Our aim was to develop an efficient search strategy for prognostic studies and clinical prediction guides (CPGs), optimally balancing sensitivity and precision while independent of MeSH terms, as relying on them may miss the most current literature.
Materials and Methods
We combined 2 Hedges-based search strategies, modified to remove MeSH terms for overall prognostic studies and CPGs, and ran the search on 269 journals. We read abstracts from a random subset of retrieved references until ≥ 20 per journal were reviewed and classified them as positive when fulfilling standardized quality criteria, thereby assembling a standard dataset used to calibrate the search strategy. We determined performance characteristics of our new search strategy against the Hedges standard and performance characteristics of published search strategies against the standard dataset.
Our search strategy retrieved 16 089 references from 269 journals during our study period. One hundred fifty-four journals yielded ≥ 20 references and ≥ 1 prognostic study or CPG. Against the Hedges standard, the new search strategy had sensitivity/specificity/precision/accuracy of 84%/80%/2%/80%, respectively. Existing published strategies tested against our standard dataset had sensitivities of 36%–94% and precision of 5%–10%.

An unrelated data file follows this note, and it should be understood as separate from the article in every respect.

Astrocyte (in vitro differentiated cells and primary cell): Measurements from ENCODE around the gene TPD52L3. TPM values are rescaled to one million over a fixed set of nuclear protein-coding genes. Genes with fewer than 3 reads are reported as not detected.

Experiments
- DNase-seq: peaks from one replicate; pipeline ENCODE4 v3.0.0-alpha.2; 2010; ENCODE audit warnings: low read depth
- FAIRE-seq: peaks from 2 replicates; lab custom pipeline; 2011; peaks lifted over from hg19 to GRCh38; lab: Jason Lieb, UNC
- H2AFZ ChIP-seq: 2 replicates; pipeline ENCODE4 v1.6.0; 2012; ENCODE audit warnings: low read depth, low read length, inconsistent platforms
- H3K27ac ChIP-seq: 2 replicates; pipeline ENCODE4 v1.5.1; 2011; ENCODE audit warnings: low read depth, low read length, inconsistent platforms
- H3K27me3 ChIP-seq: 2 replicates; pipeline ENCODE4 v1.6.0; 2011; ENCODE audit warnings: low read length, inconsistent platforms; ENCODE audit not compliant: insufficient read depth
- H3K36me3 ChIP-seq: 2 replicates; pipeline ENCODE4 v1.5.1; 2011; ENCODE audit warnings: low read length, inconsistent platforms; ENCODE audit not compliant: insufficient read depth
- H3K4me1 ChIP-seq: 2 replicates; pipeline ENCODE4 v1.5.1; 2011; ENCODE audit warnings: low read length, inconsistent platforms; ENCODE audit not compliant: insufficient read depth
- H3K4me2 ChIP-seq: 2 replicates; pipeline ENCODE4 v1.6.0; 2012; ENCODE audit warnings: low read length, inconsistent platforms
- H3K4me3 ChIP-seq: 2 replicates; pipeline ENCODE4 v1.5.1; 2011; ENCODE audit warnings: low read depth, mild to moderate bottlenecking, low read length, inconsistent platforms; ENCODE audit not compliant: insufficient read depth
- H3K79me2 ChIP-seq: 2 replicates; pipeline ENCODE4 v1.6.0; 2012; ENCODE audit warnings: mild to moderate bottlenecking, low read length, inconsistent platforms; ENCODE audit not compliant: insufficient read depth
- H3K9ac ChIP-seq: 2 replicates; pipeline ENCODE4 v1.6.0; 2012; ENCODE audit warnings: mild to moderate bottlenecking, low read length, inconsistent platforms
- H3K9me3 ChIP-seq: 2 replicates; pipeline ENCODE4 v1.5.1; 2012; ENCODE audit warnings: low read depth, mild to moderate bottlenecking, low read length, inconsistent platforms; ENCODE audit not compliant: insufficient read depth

We developed a new search strategy to identify overall prognosis studies and CPGs independent of MeSH terms. These studies are important for medical decision-making, as they identify specific populations and individuals who may benefit from interventions.
Our results may benefit literature surveillance and clinical guideline efforts, as our search strategy performs as well as published search strategies while capturing literature at the time of publication.